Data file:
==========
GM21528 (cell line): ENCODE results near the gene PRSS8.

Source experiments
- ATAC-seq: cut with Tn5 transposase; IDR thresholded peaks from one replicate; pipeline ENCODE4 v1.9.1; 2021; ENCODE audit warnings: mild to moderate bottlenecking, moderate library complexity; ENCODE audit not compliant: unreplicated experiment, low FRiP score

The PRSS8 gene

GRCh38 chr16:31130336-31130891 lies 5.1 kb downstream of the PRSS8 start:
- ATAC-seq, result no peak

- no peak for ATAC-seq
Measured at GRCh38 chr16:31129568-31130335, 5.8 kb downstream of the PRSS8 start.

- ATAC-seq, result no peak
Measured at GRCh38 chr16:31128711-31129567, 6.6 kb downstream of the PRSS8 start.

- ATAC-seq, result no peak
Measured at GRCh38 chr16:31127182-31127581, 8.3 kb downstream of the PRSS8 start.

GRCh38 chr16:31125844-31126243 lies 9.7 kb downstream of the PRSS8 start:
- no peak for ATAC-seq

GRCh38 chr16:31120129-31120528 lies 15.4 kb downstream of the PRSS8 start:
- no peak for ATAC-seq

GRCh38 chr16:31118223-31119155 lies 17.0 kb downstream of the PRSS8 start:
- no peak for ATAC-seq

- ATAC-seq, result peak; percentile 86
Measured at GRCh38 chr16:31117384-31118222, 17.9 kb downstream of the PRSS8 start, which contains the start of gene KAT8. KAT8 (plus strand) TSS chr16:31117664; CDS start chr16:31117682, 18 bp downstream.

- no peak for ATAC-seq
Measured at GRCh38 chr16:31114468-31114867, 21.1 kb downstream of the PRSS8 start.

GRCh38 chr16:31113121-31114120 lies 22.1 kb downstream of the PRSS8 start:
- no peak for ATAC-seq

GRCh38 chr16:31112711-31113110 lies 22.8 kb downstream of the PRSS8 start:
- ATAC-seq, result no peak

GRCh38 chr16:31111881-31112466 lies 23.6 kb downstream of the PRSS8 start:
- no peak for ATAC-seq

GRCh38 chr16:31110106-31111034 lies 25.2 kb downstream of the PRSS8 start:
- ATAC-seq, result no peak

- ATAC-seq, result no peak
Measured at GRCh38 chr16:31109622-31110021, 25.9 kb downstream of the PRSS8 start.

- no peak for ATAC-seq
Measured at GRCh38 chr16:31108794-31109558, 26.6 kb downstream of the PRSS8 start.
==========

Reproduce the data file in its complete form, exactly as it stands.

GM21528 (cell line): ENCODE results near the gene PRSS8.

Source experiments
- ATAC-seq: cut with Tn5 transposase; IDR thresholded peaks from one replicate; pipeline ENCODE4 v1.9.1; 2021; ENCODE audit warnings: mild to moderate bottlenecking, moderate library complexity; ENCODE audit not compliant: unreplicated experiment, low FRiP score

The PRSS8 gene

GRCh38 chr16:31130336-31130891 lies 5.1 kb downstream of the PRSS8 start:
- ATAC-seq, result no peak

- no peak for ATAC-seq
Measured at GRCh38 chr16:31129568-31130335, 5.8 kb downstream of the PRSS8 start.

- ATAC-seq, result no peak
Measured at GRCh38 chr16:31128711-31129567, 6.6 kb downstream of the PRSS8 start.

- ATAC-seq, result no peak
Measured at GRCh38 chr16:31127182-31127581, 8.3 kb downstream of the PRSS8 start.

GRCh38 chr16:31125844-31126243 lies 9.7 kb downstream of the PRSS8 start:
- no peak for ATAC-seq

GRCh38 chr16:31120129-31120528 lies 15.4 kb downstream of the PRSS8 start:
- no peak for ATAC-seq

GRCh38 chr16:31118223-31119155 lies 17.0 kb downstream of the PRSS8 start:
- no peak for ATAC-seq

- ATAC-seq, result peak; percentile 86
Measured at GRCh38 chr16:31117384-31118222, 17.9 kb downstream of the PRSS8 start, which contains the start of gene KAT8. KAT8 (plus strand) TSS chr16:31117664; CDS start chr16:31117682, 18 bp downstream.

- no peak for ATAC-seq
Measured at GRCh38 chr16:31114468-31114867, 21.1 kb downstream of the PRSS8 start.

GRCh38 chr16:31113121-31114120 lies 22.1 kb downstream of the PRSS8 start:
- no peak for ATAC-seq

GRCh38 chr16:31112711-31113110 lies 22.8 kb downstream of the PRSS8 start:
- ATAC-seq, result no peak

GRCh38 chr16:31111881-31112466 lies 23.6 kb downstream of the PRSS8 start:
- no peak for ATAC-seq

GRCh38 chr16:31110106-31111034 lies 25.2 kb downstream of the PRSS8 start:
- ATAC-seq, result no peak

- ATAC-seq, result no peak
Measured at GRCh38 chr16:31109622-31110021, 25.9 kb downstream of the PRSS8 start.

- no peak for ATAC-seq
Measured at GRCh38 chr16:31108794-31109558, 26.6 kb downstream of the PRSS8 start.